Research shows that the HPV vaccine can prevent more than 31,000 cancer cases each year in the United States, but some states report that fewer than 50% of adolescents have initiated the HPV vaccine series. “The low rates of HPV vaccination represent an enormous missed opportunity for cancer prevention,” says Stephanie Staras, MSPH, PhD. “It’s known that if clinicians make strong recommendations for the HPV vaccine, vaccination rates increase. However, clinicians have very limited time to discuss the vaccine with parents. Therefore, interventions that increase HPV vaccination without increasing clinician time are needed.”

Various interventions that are implemented before and between clinic visits have been explored to determine acceptance of the HPV vaccine, inform skeptical parents, and address specific concerns among hesitant parents. Strategies to encourage adoption of healthier behaviors include pre-clinic vaccine reminders and motivational interviewing (MI). Pre-clinic vaccine reminders can use autodialed phone calls, text-messages, or mailed postcards, but these interventions typically result in only moderate increases in HPV vaccine uptake among adolescents. MI—an approach to enhance patients’ motivation—can be effective, but it is difficult to implement, requires intensive training, and may consume more time than physicians believe they can spend during a clinical visit.

A Two-Phased, Parent-Targeted HPV Vaccine Intervention

For a study published in BMC Public Health, Dr. Staras and colleagues evaluated the acceptability and feasibility of a two-phased, parent-targeted intervention that aimed to increase HPV vaccine initiation among 11- to 12-year-olds. In the first phase, postcards or text message reminders were sent to all parents to inform them of recommended services. In text messages, the call to action was streamlined by including an interactive scheduling system. “Postcards and text messages included content aimed at increasing parents’ motivation to get the vaccine for their child,” Dr. Staras says. “The content of these interventions was developed with parent focus groups.”

In the second phase, a sample of parents who did not have their child vaccinated despite receiving reminders were invited to phone-based MI sessions with a trained psychologist. “MI phone calls provided a centralized and theory-based way for parents to discuss their concerns with a professional who was not under the same time constraints of clinicians,” says Dr. Staras. “The postcard/text message and MI interventions were both conducted under the medical authority of the clinic and with a HIPAA waiver.”

Acceptable & Feasible

At 2 months after reminders were sent, nearly all messages were deliverable, and 7% of parents receiving text messages scheduled an appointment through the study team’s interactive system. The acceptability survey response rate was 37%, and these parents were overwhelmingly positive about the personalized reminders. “The pre-appointment interventions were acceptable and feasible even without explicit parental consent,” Dr. Staras says. Of note, 82% of respondents agreed that all parents should receive reminders about the HPV vaccine (Table).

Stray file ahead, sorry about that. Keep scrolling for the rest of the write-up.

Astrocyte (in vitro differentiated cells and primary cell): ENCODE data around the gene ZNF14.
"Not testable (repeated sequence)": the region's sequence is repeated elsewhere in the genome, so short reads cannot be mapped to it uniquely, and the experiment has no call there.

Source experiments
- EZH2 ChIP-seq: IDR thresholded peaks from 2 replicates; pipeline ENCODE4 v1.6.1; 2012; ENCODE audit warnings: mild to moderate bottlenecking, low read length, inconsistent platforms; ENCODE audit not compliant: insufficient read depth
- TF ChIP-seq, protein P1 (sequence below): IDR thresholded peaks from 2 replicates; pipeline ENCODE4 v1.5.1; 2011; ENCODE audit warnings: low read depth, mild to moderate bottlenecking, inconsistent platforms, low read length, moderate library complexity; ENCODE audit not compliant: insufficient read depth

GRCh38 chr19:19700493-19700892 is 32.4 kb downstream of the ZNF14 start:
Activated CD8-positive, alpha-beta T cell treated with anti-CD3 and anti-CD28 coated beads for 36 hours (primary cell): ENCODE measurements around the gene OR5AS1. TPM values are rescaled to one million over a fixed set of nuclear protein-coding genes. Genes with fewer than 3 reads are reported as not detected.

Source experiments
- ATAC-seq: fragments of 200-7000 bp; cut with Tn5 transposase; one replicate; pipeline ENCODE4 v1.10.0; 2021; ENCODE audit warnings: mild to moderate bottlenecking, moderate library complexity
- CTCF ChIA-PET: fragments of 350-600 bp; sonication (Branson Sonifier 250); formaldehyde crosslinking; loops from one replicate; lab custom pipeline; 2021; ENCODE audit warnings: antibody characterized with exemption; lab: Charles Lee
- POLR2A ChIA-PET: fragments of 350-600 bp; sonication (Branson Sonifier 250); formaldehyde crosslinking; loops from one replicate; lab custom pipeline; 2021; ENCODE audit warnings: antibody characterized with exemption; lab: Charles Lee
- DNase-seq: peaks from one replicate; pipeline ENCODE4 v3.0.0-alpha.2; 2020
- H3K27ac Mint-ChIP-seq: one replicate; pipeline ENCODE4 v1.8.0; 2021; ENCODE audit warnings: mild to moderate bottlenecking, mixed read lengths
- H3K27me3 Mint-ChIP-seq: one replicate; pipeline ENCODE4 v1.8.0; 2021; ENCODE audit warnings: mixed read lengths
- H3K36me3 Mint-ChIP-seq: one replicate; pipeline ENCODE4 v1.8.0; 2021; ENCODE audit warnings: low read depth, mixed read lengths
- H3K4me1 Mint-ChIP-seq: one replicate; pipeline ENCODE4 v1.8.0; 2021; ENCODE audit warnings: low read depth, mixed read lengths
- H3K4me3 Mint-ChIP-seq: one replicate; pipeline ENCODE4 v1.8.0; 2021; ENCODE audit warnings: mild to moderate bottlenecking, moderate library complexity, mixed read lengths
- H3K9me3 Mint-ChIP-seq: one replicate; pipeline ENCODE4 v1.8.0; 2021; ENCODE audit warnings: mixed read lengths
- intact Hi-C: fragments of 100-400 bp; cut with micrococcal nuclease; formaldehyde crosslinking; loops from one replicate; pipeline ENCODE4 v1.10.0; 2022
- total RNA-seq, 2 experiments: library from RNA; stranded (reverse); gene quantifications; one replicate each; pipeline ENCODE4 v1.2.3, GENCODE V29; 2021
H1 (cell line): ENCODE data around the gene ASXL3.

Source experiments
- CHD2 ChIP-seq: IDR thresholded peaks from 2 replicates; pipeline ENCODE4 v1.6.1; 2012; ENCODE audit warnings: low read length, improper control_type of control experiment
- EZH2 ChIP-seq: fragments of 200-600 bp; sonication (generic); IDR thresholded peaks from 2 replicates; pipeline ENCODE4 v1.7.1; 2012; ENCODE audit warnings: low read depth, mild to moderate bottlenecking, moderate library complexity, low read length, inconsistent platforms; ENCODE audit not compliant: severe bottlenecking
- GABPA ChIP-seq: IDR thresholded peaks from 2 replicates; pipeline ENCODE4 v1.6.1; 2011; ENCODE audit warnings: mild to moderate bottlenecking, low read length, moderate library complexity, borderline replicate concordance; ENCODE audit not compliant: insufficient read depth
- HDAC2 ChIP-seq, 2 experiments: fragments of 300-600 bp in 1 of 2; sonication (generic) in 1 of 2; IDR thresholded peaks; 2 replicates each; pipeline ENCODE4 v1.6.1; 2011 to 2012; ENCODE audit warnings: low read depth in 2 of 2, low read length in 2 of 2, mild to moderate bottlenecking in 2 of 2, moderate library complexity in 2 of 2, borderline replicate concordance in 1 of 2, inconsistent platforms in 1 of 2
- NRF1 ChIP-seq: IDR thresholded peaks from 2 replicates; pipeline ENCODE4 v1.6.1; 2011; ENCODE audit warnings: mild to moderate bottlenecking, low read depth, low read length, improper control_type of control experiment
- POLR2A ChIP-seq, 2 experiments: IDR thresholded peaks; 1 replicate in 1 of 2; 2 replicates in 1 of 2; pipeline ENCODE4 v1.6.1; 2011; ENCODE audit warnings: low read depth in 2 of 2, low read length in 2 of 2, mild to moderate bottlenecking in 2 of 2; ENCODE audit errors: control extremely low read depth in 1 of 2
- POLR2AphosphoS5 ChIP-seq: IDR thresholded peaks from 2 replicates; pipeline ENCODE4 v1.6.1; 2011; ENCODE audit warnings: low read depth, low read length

Among 20 sampled parents who received MI, 17 were reached by phone. Of these parents, seven completed MI and four had or were getting the HPV vaccine for their child, but five reported being disinterested in participating in the study. “Compliance with the principles with MI were higher for our phone calls than among clinicians trained to MI,” Dr. Staras says. Across the seven calls in which MI was performed, the interviewer was rated 100% MI adherent.

Increasing HPV Vaccination Without Increased Clinician Burden

The results suggest that interventions used in the study addressed at least some of the needs of parents, especially those who were hesitant about HPV vaccination. “Pre-appointment interventions may be one way to increase HPV vaccination without increasing the burden on clinicians,” says Dr. Staras. “Clinicians should feel empowered to use mechanisms in electronic health records or text messaging systems to recommend HPV vaccination to patients. Our study showed that these strategies were acceptable to patients.”

According to the authors, a larger study of the interventions used is warranted. “Future research should assess the effectiveness of phone-based MI in increasing HPV vaccination,” Dr. Staras says. The study team notes that more intense pre-clinic interventions like phone-based MI may reduce physician time needed to address parental HPV vaccine hesitancy.

References

Staras SAS, Richardson E, Merlo LJ, et al. A feasibility trial of parent HPV vaccine reminders and phone-based motivational interviewing. BMC Public Health. 2021;21:109. Available at: https://www.ncbi.nlm.nih.gov/pmc/articles/PMC7797089/.

Staras SA, Vadaparampil ST, Patel RP, Shenkman EA. Parent perceptions important for HPV vaccine initiation among low income adolescent girls. Vaccine. 2014;32(46):6163-6169.

Holman DM, Benard V, Roland KB, Watson M, Liddon N, Stokley S. Barriers to human papillomavirus vaccination among US adolescents: a systematic review of the literature. JAMA Pediatr. 2014;168(1):76-82.

Staras SA, Vadaparampil ST, Livingston MD, Thompson LA, Sanders AH, Shenkman EA. Increasing human papillomavirus vaccine initiation among publicly insured Florida adolescents. J Adolesc Health. 2015;56(5 Suppl):S40-S46.

Staras SAS, Vadaparampil ST, Thompson LA, et al. Postcard reminders for HPV vaccination mainly primed parents for providers’ recommendations. Prev Med Rep. 2020;20:101188.